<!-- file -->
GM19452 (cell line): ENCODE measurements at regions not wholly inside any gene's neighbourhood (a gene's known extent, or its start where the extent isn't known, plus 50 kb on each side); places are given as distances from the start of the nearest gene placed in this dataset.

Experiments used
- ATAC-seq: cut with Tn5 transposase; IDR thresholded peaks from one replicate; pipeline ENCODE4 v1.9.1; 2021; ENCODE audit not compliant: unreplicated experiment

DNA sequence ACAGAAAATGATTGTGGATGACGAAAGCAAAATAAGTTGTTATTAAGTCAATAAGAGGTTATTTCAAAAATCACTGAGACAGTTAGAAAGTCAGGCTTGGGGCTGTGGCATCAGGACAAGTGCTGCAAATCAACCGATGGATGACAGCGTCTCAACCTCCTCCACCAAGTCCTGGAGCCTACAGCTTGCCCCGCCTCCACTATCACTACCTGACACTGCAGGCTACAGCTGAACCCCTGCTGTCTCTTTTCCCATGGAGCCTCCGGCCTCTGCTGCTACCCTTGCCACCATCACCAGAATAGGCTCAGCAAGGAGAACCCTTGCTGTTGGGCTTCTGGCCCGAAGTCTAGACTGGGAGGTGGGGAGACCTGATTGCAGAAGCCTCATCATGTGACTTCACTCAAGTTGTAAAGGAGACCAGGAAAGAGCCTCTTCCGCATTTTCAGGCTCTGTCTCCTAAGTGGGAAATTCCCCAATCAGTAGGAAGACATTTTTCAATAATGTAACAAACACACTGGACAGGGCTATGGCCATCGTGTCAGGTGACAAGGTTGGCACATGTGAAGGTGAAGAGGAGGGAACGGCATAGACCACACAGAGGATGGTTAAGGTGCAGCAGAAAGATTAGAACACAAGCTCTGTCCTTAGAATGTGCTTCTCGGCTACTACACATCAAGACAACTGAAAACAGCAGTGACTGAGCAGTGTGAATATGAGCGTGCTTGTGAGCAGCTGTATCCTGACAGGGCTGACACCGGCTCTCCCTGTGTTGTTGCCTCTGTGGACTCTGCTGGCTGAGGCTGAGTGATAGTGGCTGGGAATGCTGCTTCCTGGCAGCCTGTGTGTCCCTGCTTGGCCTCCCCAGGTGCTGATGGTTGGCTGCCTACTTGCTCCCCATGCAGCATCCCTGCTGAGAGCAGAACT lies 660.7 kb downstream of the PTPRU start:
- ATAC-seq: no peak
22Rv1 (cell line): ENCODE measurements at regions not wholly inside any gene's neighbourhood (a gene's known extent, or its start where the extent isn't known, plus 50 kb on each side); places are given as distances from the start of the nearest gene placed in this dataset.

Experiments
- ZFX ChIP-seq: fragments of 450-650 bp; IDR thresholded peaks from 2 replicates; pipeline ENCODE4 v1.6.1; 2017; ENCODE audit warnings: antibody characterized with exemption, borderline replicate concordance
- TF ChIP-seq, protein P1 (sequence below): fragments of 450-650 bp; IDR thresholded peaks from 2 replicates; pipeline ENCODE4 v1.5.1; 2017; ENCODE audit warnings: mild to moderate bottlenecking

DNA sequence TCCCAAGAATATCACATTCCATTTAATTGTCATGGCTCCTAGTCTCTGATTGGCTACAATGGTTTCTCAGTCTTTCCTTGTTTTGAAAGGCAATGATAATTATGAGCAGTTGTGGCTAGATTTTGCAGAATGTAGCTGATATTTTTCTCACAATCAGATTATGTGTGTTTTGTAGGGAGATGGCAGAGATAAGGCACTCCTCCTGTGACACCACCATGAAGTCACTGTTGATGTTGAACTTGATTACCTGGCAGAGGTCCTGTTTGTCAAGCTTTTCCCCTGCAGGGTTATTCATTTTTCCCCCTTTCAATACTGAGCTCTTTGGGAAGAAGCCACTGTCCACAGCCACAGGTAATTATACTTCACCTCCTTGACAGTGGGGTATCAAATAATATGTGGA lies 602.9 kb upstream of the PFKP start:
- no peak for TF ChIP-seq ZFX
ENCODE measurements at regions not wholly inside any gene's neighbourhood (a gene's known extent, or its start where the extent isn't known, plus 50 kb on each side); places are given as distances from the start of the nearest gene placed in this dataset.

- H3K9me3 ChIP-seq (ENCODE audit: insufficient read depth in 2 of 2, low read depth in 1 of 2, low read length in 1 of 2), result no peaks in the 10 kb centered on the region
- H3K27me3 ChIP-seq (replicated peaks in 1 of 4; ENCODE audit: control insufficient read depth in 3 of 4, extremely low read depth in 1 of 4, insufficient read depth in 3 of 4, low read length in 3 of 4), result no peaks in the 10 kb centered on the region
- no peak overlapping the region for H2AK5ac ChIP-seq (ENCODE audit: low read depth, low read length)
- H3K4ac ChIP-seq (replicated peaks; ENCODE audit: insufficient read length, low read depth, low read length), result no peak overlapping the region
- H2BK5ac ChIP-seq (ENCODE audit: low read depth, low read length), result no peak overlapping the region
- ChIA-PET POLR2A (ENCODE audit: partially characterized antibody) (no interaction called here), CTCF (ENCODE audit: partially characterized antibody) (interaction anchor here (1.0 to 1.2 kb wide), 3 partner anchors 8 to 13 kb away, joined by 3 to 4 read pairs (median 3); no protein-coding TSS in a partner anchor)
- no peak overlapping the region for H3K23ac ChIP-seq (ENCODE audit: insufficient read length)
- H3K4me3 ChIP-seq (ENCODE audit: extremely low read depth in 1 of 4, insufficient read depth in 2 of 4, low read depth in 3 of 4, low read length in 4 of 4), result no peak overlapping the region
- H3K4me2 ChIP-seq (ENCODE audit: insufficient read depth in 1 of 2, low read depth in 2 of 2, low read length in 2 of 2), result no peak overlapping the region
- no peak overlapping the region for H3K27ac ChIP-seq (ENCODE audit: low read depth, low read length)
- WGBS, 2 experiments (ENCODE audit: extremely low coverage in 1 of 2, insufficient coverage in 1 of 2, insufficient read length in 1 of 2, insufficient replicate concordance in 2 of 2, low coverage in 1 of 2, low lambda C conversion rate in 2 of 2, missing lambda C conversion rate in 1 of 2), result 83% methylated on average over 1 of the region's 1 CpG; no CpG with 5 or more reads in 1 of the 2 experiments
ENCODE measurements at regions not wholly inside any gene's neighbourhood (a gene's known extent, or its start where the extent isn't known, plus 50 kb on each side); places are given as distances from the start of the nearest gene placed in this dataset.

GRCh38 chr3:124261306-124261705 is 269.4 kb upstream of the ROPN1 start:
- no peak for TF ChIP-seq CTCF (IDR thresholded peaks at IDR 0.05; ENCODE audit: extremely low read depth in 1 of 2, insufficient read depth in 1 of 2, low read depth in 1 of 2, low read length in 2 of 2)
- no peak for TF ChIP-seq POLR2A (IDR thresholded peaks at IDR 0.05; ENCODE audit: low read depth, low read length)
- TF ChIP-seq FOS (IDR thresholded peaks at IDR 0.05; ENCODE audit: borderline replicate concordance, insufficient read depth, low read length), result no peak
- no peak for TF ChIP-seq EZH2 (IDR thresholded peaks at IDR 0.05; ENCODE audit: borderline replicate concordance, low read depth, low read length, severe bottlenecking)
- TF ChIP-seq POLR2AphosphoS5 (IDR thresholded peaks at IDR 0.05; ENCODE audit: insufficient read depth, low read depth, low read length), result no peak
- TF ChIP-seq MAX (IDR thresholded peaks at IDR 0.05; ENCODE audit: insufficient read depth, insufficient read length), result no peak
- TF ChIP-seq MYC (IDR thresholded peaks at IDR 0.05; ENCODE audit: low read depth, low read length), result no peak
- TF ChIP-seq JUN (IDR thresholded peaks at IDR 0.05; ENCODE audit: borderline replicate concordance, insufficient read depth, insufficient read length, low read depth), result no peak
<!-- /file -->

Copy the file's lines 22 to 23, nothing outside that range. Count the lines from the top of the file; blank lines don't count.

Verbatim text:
- no peak overlapping the region for H3K27ac ChIP-seq (ENCODE audit: low read depth, low read length)
- WGBS, 2 experiments (ENCODE audit: extremely low coverage in 1 of 2, insufficient coverage in 1 of 2, insufficient read length in 1 of 2, insufficient replicate concordance in 2 of 2, low coverage in 1 of 2, low lambda C conversion rate in 2 of 2, missing lambda C conversion rate in 1 of 2), result 83% methylated on average over 1 of the region's 1 CpG; no CpG with 5 or more reads in 1 of the 2 experiments